Sprinkle vinegar and baking soda in the washer and run it on the sanitize cycle.
I clean my washer on a monthly schedule.
16. Vacuum Cleaner
Do you see a little bit of a theme yet? You need to clean your cleaning machines.
Your vacuum collects all of the dirt and dust that enters your house. In order to keep it in tip-top working condition, you’ll need to clean it regularly.
Start by emptying out any remains from your last house cleaning. Flip the vacuum over and remove any built-up stuck on hair from the roller. Use scissors or a seam ripper to get it all off.
Wipe down all exterior and interior surfaces. Check filters to see if they need replacing, and wash all removable parts as needed.
Empty the canister and clean the roller after every use so it’s ready to go the next time. Check and replace the filters as needed on a quarterly basis. Once a year take the entire thing apart to soak and wash any removable pieces in the sink.
17. Bathroom Walls Around Toilet
Yuck right. I saved the worst for last, but now it’s time. The most disgusting surface you should be cleaning but probably don’t is the bathroom walls around your toilet.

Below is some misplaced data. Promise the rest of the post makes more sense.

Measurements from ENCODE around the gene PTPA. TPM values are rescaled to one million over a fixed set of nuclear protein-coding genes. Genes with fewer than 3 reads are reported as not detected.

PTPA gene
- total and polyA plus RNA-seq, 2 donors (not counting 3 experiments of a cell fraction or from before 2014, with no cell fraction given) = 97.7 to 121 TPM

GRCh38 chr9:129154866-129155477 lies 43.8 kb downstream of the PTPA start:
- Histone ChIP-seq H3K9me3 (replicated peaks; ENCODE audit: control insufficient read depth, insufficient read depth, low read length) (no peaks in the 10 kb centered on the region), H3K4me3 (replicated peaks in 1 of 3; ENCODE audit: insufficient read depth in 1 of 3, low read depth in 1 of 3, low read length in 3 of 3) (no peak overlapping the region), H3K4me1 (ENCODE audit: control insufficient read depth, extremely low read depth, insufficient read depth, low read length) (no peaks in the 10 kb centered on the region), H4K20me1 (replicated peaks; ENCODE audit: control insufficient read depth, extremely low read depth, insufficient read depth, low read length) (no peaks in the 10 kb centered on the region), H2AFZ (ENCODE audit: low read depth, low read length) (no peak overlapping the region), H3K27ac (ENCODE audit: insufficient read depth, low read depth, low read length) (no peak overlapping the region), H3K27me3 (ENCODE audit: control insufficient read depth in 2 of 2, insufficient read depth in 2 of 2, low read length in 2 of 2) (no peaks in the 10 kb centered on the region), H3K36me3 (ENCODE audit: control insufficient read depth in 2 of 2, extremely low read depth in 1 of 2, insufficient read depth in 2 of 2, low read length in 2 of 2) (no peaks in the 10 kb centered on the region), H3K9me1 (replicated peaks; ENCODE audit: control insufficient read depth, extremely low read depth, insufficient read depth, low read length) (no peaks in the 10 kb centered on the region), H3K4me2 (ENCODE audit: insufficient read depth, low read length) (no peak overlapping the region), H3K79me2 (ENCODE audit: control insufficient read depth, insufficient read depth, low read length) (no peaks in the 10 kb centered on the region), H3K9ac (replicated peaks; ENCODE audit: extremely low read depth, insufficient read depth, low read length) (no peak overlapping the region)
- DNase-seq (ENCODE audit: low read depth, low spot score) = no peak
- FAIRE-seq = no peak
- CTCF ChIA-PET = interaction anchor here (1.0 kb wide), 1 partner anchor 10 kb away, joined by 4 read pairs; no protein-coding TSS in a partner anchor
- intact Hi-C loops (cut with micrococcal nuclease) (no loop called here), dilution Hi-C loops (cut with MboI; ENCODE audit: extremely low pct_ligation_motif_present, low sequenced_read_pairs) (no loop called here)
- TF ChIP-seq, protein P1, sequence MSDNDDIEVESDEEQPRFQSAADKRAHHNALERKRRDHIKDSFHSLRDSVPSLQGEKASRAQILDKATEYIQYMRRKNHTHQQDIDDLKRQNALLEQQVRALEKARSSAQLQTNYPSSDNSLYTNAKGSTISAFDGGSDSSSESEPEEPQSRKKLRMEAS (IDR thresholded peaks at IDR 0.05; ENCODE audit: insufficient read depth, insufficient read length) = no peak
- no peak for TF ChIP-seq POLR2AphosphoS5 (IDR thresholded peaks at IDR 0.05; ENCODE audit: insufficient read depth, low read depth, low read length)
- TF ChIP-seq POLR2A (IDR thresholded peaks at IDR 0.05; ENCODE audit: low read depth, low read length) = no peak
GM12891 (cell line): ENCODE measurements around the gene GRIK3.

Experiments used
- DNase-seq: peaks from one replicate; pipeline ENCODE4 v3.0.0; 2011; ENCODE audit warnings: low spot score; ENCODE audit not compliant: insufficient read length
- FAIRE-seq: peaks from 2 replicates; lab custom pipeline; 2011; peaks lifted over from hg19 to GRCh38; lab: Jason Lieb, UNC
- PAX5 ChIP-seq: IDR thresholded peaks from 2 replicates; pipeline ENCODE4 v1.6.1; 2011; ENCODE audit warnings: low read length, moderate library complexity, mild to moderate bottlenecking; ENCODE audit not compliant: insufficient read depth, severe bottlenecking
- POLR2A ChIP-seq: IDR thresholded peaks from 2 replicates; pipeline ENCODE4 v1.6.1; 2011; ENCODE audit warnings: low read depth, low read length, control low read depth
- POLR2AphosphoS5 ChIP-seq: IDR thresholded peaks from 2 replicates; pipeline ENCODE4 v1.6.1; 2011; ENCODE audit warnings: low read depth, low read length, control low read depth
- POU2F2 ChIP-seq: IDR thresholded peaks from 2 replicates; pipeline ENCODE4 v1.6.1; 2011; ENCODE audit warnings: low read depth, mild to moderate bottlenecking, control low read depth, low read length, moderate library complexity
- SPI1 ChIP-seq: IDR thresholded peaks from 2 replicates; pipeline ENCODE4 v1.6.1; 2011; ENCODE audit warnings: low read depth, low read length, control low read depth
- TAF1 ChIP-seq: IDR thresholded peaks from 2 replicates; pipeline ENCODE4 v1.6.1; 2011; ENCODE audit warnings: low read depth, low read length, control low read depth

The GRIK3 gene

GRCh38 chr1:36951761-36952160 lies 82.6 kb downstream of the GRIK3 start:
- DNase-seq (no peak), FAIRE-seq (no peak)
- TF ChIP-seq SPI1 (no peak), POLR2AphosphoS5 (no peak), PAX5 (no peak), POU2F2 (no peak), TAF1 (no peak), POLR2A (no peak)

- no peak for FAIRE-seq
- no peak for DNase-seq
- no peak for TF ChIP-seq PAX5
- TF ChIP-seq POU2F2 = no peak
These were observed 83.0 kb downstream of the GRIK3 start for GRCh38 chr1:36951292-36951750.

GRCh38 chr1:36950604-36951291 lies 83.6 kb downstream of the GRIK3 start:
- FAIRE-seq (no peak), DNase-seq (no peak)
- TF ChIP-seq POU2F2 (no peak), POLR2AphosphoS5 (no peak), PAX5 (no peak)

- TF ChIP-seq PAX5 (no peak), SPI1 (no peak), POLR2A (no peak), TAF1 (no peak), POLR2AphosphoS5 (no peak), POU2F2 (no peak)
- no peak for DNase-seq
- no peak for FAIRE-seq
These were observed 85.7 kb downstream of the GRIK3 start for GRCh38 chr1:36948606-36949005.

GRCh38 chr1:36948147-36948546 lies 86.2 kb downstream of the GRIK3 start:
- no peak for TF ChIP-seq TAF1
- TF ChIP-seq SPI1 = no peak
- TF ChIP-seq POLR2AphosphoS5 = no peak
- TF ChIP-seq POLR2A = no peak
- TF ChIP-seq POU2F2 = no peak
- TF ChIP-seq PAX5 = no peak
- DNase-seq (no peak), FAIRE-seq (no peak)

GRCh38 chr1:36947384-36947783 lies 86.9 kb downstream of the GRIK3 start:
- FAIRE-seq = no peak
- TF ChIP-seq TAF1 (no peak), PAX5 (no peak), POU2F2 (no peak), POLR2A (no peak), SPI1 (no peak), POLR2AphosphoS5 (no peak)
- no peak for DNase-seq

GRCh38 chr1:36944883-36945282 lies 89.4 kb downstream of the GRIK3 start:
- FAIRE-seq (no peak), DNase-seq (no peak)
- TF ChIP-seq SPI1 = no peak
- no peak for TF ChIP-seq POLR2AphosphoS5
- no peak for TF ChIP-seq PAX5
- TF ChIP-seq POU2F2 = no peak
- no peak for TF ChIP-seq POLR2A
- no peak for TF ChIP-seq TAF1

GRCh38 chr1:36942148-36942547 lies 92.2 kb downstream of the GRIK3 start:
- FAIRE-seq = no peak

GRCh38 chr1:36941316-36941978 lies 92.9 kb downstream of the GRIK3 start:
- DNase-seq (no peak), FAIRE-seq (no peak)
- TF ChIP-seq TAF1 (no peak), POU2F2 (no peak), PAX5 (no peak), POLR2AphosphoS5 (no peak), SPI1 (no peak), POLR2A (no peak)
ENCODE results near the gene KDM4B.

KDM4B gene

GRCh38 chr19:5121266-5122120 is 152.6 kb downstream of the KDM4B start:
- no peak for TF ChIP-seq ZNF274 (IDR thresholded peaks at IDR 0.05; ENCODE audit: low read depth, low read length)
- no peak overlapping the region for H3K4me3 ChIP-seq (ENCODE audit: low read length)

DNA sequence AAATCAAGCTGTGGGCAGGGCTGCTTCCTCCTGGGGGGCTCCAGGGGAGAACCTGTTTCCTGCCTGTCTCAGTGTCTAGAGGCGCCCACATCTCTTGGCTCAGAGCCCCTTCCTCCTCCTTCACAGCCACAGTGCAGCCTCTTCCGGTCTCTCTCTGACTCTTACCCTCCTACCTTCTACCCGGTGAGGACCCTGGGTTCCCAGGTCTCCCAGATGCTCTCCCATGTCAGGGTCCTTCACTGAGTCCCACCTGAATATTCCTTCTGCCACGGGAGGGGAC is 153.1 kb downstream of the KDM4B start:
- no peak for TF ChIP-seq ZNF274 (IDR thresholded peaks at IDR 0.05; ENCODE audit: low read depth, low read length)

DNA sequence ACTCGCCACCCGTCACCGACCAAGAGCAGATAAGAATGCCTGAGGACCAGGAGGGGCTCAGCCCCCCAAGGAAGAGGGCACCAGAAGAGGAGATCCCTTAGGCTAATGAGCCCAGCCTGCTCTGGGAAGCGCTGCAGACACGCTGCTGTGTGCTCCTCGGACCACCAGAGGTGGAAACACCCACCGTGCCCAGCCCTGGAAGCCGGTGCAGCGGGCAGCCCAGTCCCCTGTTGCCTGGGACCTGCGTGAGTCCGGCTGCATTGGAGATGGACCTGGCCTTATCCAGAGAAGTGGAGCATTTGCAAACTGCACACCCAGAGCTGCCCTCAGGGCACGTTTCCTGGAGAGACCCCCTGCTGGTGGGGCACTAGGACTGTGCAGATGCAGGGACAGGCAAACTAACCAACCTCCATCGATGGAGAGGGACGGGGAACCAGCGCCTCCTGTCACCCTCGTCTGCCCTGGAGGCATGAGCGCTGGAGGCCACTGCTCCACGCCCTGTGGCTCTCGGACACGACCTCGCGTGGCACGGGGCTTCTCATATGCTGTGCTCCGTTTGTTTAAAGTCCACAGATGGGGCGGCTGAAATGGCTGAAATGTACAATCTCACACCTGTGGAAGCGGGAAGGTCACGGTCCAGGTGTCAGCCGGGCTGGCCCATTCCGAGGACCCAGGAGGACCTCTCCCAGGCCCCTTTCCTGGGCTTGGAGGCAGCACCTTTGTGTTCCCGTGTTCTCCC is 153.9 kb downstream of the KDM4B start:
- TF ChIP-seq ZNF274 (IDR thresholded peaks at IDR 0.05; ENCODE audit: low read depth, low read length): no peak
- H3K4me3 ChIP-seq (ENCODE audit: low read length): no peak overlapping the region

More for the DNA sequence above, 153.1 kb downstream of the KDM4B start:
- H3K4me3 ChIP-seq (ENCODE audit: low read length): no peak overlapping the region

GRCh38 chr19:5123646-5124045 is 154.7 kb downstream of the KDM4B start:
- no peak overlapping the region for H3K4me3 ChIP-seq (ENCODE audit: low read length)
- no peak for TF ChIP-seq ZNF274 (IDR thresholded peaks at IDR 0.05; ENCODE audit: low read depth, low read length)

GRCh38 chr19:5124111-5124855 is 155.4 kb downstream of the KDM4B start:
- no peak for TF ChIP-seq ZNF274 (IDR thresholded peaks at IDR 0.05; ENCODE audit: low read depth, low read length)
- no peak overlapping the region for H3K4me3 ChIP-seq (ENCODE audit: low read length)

Part of most weekly cleaning routines include disinfecting the toilet and scrubbing the floors, but you also need to scrub those surrounding walls with some really good disinfectant.
Did you know when you flush the toilet there is a plume of microscopic particles that spray into the air up to approximately six feet high? I don’t think I need to tell you what’s in that plume.
Yeah, grossed me out too. Once you visualize something like that, you can’t EVER unsee it.
Grossed me out so badly, that I now scrub those particular walls with a good disinfectant each and every week. It’s not great for the paint, but I can always add a fresh coat.
Want to prevent some of the gross-out factors and keep your bathroom a little cleaner? Close the toilet lid before you flush, then you can keep the plume somewhat contained.
Sorry There Are So Many Things You Should Be Cleaning But Aren’t
Well, there you have it, the dirtiest things you should be cleaning but probably aren’t.
Sorry if I grossed you out with these, but if I was missing something that nasty, I would want to know.
Speaking of missing a spot, are there any other dirty spots people forget to clean? Let me know so I can add them to the list.